I don’t have a thyroid problem (I had that checked) or any other medical reason for weight gain. In fact, I don’t have any legitimate excuse to be fat, at all. I’ve suffered no serious emotional setbacks in recent years (though I act like I have, at times; but I tend towards the dramatic on a good day). I simply must have decided, at some point, that I would no longer limit myself in the areas I could control. Food, obviously, being one of those areas. I guess I decided I wouldn’t like it restricted in any way. I likely would have allowed myself some unlimited spending as well if I didn’t think they might restrict my food in jail. I feel like I’ve taken on the attitude of those fat cats that I so admire. You know, the ones that say, “I want it all and I want it delivered”. Those cats, those self-serving little assholes have kinda been my heroes lately, and maybe that’s not for the best.
By the way, this isn’t going to be some declaration that my attitude changes today, or worse, an invite to follow me on my weight-loss journey because I’m still working on those things and I don’t really want to share it with you or anyone. Part of my problem, you say? Perhaps, but that’s not for you to worry about, is it?
This is, however, a journal, of sorts, of some of the things gaining the weight has caused me to lose.
With each pound I’ve gained, I’ve lost a little more confidence. I do boast the fiery temperament and the strong liver my Irish heritage affords me, so it might surprise you to know, that I have serious confidence issues. Maybe you relate? Maybe, if you know me, you’re thinking, ‘she wasn’t lacking confidence Saturday night when she argued loudly that a Barrister was a person who served gourmet coffees.’ But I do feel inadequate in many ways, with my weight at the top of the list. Sometimes, I think what appears to be confidence might, in fact, be just the opposite. We fat girls have to compensate somehow, I guess.
With each pound I’ve gained, I’ve lost the energy to do the things I used to love. This is the worst of it, I think. I do want to set a good example for my girls. I do want to be healthy and strong, and really, really rich (well, I do). I remember how it feels to have the energy and strength to play with my kids and to ski with my husband. I am rudely reminded with every new ache and pain that this weight is going to stop me from doing those things, or at least stop me from doing them without fear of a major injury.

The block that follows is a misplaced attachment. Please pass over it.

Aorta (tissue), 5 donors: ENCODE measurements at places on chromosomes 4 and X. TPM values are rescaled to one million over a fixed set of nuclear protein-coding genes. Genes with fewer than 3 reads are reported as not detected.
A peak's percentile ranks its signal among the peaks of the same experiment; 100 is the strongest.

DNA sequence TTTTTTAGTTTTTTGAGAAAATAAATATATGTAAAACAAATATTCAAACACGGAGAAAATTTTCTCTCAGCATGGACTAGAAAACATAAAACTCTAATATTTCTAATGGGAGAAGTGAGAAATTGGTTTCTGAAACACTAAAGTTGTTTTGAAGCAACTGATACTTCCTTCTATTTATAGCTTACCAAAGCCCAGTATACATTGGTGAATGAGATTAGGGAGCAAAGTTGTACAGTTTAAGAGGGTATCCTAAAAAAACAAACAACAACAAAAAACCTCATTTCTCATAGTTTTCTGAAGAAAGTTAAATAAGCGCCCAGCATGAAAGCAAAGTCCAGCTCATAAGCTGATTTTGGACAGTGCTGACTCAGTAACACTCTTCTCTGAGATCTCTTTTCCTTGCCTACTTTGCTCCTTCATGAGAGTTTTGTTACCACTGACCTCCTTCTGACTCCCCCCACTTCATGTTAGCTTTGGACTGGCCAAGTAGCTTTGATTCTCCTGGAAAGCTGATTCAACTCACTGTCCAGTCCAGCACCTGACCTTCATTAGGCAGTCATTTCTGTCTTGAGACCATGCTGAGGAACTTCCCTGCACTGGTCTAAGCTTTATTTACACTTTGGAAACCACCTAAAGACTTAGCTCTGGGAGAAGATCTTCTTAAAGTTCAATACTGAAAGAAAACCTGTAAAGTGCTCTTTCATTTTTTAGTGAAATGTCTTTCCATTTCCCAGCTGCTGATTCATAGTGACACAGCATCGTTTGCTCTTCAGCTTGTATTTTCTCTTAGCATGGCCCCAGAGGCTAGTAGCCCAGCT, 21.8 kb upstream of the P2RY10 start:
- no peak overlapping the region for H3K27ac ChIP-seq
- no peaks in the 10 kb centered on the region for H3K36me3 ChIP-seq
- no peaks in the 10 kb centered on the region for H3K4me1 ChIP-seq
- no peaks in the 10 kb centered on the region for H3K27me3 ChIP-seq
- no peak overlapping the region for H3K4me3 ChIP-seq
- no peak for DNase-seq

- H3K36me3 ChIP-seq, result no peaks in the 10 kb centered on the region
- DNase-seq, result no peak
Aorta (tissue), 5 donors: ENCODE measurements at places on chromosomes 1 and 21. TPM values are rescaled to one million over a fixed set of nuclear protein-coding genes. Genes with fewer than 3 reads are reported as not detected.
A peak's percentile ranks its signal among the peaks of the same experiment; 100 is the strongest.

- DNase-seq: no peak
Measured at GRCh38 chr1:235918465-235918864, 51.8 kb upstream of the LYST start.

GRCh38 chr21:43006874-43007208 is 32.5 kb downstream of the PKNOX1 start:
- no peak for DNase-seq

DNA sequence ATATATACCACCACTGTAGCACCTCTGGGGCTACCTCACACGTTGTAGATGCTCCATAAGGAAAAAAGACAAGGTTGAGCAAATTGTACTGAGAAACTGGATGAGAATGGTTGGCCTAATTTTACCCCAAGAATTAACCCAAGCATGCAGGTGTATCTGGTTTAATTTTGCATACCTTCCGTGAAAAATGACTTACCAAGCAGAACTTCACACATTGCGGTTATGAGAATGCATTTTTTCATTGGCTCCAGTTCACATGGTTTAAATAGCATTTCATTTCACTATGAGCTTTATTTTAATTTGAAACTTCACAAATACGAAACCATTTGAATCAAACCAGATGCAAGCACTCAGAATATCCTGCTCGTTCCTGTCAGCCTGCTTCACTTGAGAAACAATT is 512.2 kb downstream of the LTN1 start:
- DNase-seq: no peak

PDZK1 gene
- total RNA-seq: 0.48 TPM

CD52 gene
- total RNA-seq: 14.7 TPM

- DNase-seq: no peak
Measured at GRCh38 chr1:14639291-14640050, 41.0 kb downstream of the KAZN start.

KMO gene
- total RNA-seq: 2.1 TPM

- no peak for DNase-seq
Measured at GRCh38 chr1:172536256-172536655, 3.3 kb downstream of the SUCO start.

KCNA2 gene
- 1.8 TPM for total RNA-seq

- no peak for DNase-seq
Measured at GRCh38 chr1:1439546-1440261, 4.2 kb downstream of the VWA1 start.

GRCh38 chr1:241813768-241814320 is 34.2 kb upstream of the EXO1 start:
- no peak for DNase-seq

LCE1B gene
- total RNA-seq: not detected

With each pound I’ve gained, I’ve lost the ability to shop in a regular store. Do you know how purely shitty it is to love clothes and fashion and basically be shunned from it because of your weight? Sure, I did this to myself, but can this fat girl not even get a sweater without that fucking keyhole cut-out at the neck that reminds everyone that fat people dare only show that tiny triangle of skin. How I despise having one store to choose from for all my clothing needs. How I hate when I see every other fat woman wearing the same Fall wardrobe and we exchange a glance that says: ‘I hate these fucking fat girl clothes and I know you do, too.”
With each pound I’ve gained, I’ve lost the respect of strangers. If I’m not crazy, there is a difference in the way I am treated in public. Strangers are less kind and less helpful. I lack an authority that comes with being thin and put together. Maybe I’m assumed lazy, or unpleasant. Maybe I make those same assumptions about other fat people and feel shitty about it. I wish I didn’t have to wear it day in and day out. But, if wishes were fishes right…
Anyway, you know me. If I’m over-sharing embarrassing personal thoughts to ten thousand people who’d really rather chat about autism, it must be Thursday.
Grace and Kate's mom. (Shanell)